7 Reasons HR Technology is Well-Represented  

November 5, 20201:50 pm3673 views
7 Reasons HR Technology is Well-Represented  
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Continuous growth and evolution will be experienced by HR technology in 2020 and beyond as new players enter the business market. Organisations have also turned to technology for further efficiency and productivity gains, while venture capitalists remain enticed by the promise of HR tech firms. 

Industry analyst Josh Bersin wrote that HR software continues to be “white-hot” in part because companies operating in “talent-constrained environments” seek to invest in tools to help them better recruit, develop, and support their workforce. Here are seven other reasons, according to Josh Bersin, why HR technology is so well-represented now and in the future. 

1. HR software systems are aging  

The average HRMS system in large companies today is more than 5 years old and more than half are over 7 years old. With most enterprise software becoming nearly obsolete in seven years, most companies will need to shop around.

2. Cloud HR software is now easy to buy

Nearly every major HR software provider now offers their solution in the cloud, making it possible for corporate HR managers to stop the frustrating cycle of upgrading systems every year or two.

This includes core HR tech providers such as Oracle, SAP, Workday, ADP,Ultimate, Infor (Lawson) as well as talent vendors such as CornerstoneOnDemand, Silkroad, SumTotal, Lumesse, Halogen , PeopleFluent, Saba, Kenexa (owned by IBM) and many others.

When you buy a cloud-based system, you are out of the cycle of major upgrades every few years because the vendor does this for you.

See also: This is Where to Start the HR Tech Innovation 

3. New User Interfaces are a top driver for replacement

The biggest challenge HR software buyers face is the fear that people won’t use the systems. Research shows that the number one driver of change is the need for a more compelling, consumer-like, experience. Most of the vendor solutions now have mobile applications also, enabling employees to manage their vacation, time sheets, and employee directories on the road.

4. Companies have too many systems and are ready to consolidate

Deloitte new research shows that only 13 percent of organisations have a single HR system and on average companies have 3-4 different HR applications (one for HRMS, another for learning, another for recruiting, for example).

Vendors have gobbled each other up, making most platforms more complete than ever. The result: nearly half of the buyers we surveyed this year told us they are willing to sacrifice features for a single vendor solution.

5. The potential for big data analytics is driving adoption

Second on the list of buying criteria is the desire to create better talent analytics. Research shows that while much of the core HR technology has now become a commodity, analytics remains a new area of technology and vendor solutions here vary greatly.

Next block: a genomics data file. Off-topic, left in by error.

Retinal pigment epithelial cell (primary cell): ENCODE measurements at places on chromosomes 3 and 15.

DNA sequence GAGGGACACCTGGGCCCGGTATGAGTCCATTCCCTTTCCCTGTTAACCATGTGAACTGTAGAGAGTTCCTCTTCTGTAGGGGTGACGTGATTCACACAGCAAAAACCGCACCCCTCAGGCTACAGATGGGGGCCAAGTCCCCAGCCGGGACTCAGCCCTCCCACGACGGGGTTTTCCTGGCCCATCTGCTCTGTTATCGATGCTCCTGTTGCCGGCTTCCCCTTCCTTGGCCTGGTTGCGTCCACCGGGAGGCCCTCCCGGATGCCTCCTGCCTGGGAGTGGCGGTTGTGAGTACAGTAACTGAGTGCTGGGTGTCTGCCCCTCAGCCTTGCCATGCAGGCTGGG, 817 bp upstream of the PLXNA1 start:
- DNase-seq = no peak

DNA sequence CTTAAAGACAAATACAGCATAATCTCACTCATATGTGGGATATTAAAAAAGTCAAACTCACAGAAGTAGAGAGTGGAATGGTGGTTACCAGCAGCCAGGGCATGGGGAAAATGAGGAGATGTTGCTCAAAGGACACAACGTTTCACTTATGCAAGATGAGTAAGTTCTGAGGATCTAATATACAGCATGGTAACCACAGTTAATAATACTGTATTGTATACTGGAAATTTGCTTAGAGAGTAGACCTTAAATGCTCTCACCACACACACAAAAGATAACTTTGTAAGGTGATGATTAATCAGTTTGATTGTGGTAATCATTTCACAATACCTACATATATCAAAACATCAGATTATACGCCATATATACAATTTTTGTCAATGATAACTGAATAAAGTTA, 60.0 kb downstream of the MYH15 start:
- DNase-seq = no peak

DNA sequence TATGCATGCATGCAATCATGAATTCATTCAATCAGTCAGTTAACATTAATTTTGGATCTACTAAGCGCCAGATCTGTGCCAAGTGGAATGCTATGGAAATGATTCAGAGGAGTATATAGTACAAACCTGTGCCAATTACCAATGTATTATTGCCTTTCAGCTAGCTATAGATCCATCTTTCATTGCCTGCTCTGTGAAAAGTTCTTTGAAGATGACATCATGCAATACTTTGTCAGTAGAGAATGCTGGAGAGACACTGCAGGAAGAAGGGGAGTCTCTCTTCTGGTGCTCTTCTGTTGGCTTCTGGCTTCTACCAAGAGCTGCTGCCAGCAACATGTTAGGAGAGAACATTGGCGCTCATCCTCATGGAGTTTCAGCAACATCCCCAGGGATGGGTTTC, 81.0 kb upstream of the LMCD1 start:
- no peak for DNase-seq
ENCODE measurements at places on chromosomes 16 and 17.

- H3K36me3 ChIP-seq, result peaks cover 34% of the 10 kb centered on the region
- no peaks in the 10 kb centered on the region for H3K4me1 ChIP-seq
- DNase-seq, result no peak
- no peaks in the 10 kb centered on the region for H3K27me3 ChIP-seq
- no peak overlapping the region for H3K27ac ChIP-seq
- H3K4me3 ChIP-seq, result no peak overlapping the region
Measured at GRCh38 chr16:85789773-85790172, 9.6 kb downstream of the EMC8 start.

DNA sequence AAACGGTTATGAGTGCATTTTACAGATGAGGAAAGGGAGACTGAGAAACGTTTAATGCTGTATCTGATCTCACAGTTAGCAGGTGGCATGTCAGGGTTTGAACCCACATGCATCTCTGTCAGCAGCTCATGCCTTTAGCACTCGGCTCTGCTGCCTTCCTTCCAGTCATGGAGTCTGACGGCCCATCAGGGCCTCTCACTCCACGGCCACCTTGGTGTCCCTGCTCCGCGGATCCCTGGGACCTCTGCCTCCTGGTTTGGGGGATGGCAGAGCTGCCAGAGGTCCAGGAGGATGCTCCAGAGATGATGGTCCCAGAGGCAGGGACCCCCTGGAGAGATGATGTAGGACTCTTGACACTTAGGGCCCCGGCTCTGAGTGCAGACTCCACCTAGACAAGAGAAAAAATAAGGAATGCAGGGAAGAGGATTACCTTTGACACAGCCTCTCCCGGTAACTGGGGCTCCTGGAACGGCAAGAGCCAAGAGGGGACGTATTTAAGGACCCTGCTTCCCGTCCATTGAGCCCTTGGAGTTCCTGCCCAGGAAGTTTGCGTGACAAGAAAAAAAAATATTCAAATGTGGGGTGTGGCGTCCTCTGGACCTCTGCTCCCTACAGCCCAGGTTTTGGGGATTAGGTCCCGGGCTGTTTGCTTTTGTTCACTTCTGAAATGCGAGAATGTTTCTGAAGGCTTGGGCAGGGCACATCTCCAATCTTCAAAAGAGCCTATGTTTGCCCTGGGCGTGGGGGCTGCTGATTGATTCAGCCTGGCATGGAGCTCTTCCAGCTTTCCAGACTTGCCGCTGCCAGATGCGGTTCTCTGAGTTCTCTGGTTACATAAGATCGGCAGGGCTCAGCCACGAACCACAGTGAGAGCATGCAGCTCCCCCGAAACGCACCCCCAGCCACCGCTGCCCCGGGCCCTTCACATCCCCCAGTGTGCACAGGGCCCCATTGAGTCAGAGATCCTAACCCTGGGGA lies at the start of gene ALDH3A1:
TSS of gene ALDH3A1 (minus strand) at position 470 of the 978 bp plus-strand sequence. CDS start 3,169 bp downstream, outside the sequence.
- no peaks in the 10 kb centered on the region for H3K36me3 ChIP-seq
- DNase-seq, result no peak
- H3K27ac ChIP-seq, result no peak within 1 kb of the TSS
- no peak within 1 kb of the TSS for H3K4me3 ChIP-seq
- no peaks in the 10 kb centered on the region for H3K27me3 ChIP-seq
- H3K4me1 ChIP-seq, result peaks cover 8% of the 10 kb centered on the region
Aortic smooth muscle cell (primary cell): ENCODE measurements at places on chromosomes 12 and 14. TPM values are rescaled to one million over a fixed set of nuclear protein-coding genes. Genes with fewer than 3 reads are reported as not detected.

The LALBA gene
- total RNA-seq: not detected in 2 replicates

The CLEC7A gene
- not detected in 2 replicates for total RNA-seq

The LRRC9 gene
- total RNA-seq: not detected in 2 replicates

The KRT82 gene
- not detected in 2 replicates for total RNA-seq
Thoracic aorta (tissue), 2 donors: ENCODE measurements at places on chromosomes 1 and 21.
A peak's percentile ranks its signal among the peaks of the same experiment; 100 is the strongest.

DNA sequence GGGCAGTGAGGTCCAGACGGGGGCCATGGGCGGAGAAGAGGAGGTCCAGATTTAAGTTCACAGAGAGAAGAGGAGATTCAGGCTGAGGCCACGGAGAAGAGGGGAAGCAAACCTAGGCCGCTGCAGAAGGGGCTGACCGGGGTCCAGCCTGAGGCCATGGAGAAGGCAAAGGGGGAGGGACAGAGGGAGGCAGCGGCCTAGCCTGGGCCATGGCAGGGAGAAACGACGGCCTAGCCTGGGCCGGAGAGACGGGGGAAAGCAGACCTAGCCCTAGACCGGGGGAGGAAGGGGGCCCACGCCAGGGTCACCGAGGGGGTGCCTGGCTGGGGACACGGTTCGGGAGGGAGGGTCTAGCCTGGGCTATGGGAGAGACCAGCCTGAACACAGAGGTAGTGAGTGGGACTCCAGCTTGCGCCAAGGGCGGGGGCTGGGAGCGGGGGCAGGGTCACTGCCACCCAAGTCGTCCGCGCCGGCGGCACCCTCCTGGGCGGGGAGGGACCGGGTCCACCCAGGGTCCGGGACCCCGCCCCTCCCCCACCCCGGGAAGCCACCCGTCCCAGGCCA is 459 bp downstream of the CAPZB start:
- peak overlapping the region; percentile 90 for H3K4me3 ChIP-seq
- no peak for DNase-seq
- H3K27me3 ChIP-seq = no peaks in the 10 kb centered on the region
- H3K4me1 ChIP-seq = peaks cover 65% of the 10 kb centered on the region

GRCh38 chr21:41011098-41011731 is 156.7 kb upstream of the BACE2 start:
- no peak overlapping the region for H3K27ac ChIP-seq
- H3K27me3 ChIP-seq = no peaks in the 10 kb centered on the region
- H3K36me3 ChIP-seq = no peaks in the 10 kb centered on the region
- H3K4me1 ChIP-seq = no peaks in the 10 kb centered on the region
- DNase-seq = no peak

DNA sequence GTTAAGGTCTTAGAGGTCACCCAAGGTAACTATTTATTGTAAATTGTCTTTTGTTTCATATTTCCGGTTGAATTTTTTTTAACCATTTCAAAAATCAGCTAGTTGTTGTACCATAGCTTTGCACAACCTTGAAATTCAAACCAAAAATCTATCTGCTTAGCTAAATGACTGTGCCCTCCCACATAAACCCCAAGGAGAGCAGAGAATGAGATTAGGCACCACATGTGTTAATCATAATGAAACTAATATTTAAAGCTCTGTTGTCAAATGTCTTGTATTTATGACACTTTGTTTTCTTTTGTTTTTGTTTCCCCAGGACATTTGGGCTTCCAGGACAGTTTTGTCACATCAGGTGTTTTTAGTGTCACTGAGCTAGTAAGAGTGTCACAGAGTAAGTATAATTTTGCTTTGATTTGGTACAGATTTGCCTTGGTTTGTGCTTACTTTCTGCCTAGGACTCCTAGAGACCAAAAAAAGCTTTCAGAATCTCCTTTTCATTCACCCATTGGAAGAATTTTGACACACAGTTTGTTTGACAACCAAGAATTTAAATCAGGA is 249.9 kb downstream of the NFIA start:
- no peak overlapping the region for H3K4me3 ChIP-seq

SAP (SuccessFactors is now a $billion business), Oracle (Fusion, PeopleSoft, and Oracle E-Business), ADP, Workday, and all the other big talent management providers offer integrated analytics now, giving buyers the promise of finding a single solution at last.

Companies are ready to play “Moneyball” with their people data, and the software providers are investing heavily in this area.

6. Cloud technology makes it easier to switch vendors

Since more and more companies now have cloud-based systems for recruiting, learning, and other HR applications, it is now easier than ever to switch. Unlike traditional software which is highly customized by IT, these new systems can be replaced.

Deloitte research shows that 24 percent of the companies surveyed are considering replacing their vendors. Yes cloud-based software is a wonderful business model – but it also reduces switching costs to some degree.

7. Talent has now become one of the most important issues on the mind of the CEO

And finally, as the global economy recovers, more and more companies realize that talent is their biggest challenge. Strategic recruiting, employee development, social networking, and internal employee communications are all critical business issues.

HR software is no longer purchased to improve the efficiency of HR. Today companies buy these systems to help transform their talent strategies and directly improve employee engagement and the ability to hire.

The market will get hotter: Room to Grow

HR technology is an enormous part of business today. In the United States alone, there are more than 12 million employers spending over $5 trillion on payroll, benefits, and other employee programs. Businesses around the world have also licensed and used corporate HR software while the market is still young. And every year, new categories are created, enabling the market to expand in size. Needless to say, business leaders, together with their team, should be prepared to provide room for human resources and technology growth within their companies. 

Read also: From Piecemeal to Integrated Solutions: Rethinking HR Tech Strategy with Adrian Tan, APAC Regional Leader of PeopleStrong 

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